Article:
In a face to face communication, basically the words you use, your tone of voice and your body language are the three main components. The non verbal part or the body language is particularly telling as it relays information about a persons feelings, attitudes and if they are telling the truth. The non verbal behaviour stems from your subconscious mind it is therefore more telling than what a person is saying as your non verbal action is sometimes not controlled consciously. 

The body language you use when dealing with contractors may differ from the body language used when dealing with residents or tenants. With contractors, you may want to adopt a more authoritative demeanour whereas when dealing with angry residents or tenants the same body language may not help. You might want to use gestures showing that you are open and accepting to them so that you can win their trust.  You cannot give off an air of hostility or superiority when dealing with residents or tenants for they are your customers. Therefore you need to be aware of your own body language when dealing with people. 

How you respond to a person, your posture, gestures, demeanour and tone of voice has a significant impact when dealing with people. Facial expression, eye contact, attentiveness all are a part of generating an effective communication. 


I truly believe that knowledge in body language can value add your service as a Building or Facilities Manager because a large part of the job basically is knowing how to manage people. In the next few entries I am going to devote my time into teaching some of the basics on body language. We will also touch on listening skills as being a good listener is just as important. 




Sunday, 29 March 2015

Communication Skills & Building Management

Communication is an essential part of our lives. Since we are born we start to develop our communication skill so that we can interact with others and articulate our thoughts and feelings. In our adult lives we learn that apart from our daily lives we also have to communicate on a professional level within our working environment and in social set ups. The means of communication have also multiplied within a short period in the recent times.  With the advancement in technology we can now communicate through emails,text messages etc. It is therefore important as a professional that we learn to communicate both verbally and in writing. To get our message across and to ensure effectiveness and efficiency it is important that we have the ability as a professional to communicate clearly.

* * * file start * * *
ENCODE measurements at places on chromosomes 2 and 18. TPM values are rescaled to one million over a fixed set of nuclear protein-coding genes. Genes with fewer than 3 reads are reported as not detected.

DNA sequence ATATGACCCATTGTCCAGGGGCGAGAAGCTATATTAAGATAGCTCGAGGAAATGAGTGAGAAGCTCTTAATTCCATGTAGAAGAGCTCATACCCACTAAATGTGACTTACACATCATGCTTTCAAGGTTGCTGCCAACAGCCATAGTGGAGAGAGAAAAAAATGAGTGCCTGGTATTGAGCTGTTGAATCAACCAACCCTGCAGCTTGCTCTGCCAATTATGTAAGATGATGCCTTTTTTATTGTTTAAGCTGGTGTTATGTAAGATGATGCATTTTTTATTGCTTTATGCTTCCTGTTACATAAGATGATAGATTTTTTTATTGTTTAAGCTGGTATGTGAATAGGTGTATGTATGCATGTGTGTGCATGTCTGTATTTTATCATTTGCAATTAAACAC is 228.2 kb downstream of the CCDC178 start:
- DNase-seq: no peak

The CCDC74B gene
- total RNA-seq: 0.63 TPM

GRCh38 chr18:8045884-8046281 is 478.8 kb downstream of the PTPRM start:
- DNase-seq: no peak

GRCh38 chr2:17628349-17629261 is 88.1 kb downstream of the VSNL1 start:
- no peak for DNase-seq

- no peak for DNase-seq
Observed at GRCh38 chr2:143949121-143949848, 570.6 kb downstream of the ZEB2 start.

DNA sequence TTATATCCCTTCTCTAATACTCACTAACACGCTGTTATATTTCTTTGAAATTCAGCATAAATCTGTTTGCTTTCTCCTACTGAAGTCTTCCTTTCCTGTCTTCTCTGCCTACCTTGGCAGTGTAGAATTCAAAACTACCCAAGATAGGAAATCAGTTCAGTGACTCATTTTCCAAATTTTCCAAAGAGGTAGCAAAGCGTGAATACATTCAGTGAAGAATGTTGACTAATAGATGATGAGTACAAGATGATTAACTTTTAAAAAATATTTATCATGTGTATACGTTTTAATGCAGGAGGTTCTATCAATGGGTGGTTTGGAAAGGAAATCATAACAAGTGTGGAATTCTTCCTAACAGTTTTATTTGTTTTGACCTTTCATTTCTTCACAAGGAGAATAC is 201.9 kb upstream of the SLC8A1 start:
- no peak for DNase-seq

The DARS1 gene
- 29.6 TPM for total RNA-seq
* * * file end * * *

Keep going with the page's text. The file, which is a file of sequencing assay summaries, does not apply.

Just like any other profession, communication skill is essential in the building management industry. In recent times, the nature of communication skills that a building manager should have, have changed rapidly and I find that a lot of the more experienced building managers are struggling to adapt to this changes. 

Why is communication important for a building manager? First and foremost a building manager has to deal with tenants and/or owners in a building. On top of that building managers must also deal with contractors and other vendors involved in the maintenance of the building. A building manager bridges the gap between the contractors and building residents or tenants. Why do i say that the nature of communication skills that a building manager should have, have changed in recent times? The answer is simple, two reasons, globalisation and advanced technology. 

The effect of globalisation have crept in and affect the way we live more than we sometimes care to admit. These days you can find people from different parts of the world living or working under one roof. As a result building managers now need to deal with a diverse  group of tenants or residents with different culture and background. A building manager now more than ever has to be tactful in the way they communicate. The contractors that a building manager now work with are also from different countries, therefore they will need to adapt the way their communicate so that foreign workers and vendors can understand them and deliver. 

Advanced technology also means that building managers are dealing with a well informed clientele. They will therefore need to know and understand every aspect of their job and deliver the right information and be credible to the tenants and/or owners. 

Building management is a service oriented industry. There is no product to sell or promote, you, the building manager, are the product. For a company providing building management service, your staffs are your product. The only way you can differentiate yourself from your competitors is through having a competent group of staff working for you. One of the many ways you can improve your service standard is to improve communication between the building managers and building occupiers.